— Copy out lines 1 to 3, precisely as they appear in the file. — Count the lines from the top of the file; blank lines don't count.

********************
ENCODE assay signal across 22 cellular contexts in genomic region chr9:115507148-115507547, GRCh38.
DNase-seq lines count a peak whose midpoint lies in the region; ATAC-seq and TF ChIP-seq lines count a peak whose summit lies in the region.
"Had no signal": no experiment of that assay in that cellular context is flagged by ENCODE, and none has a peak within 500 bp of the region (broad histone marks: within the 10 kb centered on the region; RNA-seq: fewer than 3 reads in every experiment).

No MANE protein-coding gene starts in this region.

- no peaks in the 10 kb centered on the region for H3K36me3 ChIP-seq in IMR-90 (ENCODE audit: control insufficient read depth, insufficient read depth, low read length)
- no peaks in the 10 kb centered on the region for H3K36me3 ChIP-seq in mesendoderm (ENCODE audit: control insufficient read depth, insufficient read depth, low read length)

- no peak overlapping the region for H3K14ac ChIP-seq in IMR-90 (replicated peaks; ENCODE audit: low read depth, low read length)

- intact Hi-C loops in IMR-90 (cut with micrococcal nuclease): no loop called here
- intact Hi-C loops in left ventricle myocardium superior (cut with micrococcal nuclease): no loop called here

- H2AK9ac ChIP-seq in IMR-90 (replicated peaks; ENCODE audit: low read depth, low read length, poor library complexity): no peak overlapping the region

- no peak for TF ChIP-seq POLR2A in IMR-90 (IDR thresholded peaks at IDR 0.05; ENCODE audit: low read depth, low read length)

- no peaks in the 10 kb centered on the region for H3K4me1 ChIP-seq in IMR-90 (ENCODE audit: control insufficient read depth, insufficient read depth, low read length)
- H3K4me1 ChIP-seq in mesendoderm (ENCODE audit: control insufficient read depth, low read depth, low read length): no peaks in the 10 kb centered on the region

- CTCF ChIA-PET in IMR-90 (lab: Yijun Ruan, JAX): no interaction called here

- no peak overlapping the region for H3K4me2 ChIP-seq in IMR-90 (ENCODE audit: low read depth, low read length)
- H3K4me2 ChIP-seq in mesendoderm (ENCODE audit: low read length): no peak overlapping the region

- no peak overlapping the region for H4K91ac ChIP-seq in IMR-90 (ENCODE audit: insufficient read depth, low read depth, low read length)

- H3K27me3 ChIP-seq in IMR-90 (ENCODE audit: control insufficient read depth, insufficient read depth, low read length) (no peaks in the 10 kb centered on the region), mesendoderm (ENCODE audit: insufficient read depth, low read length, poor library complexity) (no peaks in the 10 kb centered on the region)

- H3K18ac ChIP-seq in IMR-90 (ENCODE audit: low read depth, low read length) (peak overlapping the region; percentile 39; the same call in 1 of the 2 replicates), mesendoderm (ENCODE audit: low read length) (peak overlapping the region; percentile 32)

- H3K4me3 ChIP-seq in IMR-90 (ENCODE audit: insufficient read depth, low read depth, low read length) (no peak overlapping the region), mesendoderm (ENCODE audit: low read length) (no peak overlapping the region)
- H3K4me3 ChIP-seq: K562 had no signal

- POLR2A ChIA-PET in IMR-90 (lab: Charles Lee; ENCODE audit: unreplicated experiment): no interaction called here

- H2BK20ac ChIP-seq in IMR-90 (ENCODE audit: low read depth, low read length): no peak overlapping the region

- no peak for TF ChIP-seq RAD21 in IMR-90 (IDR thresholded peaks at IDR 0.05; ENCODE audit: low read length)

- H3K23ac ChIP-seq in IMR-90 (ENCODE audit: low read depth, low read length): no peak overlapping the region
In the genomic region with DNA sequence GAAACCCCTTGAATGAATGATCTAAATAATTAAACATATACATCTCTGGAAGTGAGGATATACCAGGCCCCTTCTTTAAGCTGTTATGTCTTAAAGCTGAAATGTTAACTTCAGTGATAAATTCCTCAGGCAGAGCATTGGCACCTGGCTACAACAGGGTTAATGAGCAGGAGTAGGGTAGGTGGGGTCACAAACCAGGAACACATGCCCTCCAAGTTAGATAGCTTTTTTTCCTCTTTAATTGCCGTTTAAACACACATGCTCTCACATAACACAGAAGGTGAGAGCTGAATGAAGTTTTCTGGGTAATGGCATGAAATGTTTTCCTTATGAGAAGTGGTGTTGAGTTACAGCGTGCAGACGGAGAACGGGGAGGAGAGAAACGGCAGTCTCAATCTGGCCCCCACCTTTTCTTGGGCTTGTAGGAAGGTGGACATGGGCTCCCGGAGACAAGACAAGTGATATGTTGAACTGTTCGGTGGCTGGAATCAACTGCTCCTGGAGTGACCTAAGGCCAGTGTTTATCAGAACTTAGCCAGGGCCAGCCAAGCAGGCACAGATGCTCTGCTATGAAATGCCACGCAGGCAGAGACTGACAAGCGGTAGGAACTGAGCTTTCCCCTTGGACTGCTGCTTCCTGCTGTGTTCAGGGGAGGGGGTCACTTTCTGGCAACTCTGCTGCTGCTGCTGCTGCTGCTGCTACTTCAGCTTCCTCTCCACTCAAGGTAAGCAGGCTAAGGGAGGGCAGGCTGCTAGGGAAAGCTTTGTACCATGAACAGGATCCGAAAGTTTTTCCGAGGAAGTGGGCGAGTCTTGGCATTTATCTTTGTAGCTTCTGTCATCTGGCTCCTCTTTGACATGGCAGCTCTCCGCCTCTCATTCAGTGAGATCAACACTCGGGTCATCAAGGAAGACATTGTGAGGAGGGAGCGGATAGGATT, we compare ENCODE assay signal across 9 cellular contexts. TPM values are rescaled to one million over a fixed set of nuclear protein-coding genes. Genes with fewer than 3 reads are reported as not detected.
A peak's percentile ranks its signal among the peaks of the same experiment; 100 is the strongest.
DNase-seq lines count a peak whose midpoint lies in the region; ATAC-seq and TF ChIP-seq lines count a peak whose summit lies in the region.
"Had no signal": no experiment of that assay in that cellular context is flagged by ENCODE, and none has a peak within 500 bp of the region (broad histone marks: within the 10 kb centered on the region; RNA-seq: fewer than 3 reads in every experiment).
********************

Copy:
ENCODE assay signal across 22 cellular contexts in genomic region chr9:115507148-115507547, GRCh38.
DNase-seq lines count a peak whose midpoint lies in the region; ATAC-seq and TF ChIP-seq lines count a peak whose summit lies in the region.
"Had no signal": no experiment of that assay in that cellular context is flagged by ENCODE, and none has a peak within 500 bp of the region (broad histone marks: within the 10 kb centered on the region; RNA-seq: fewer than 3 reads in every experiment).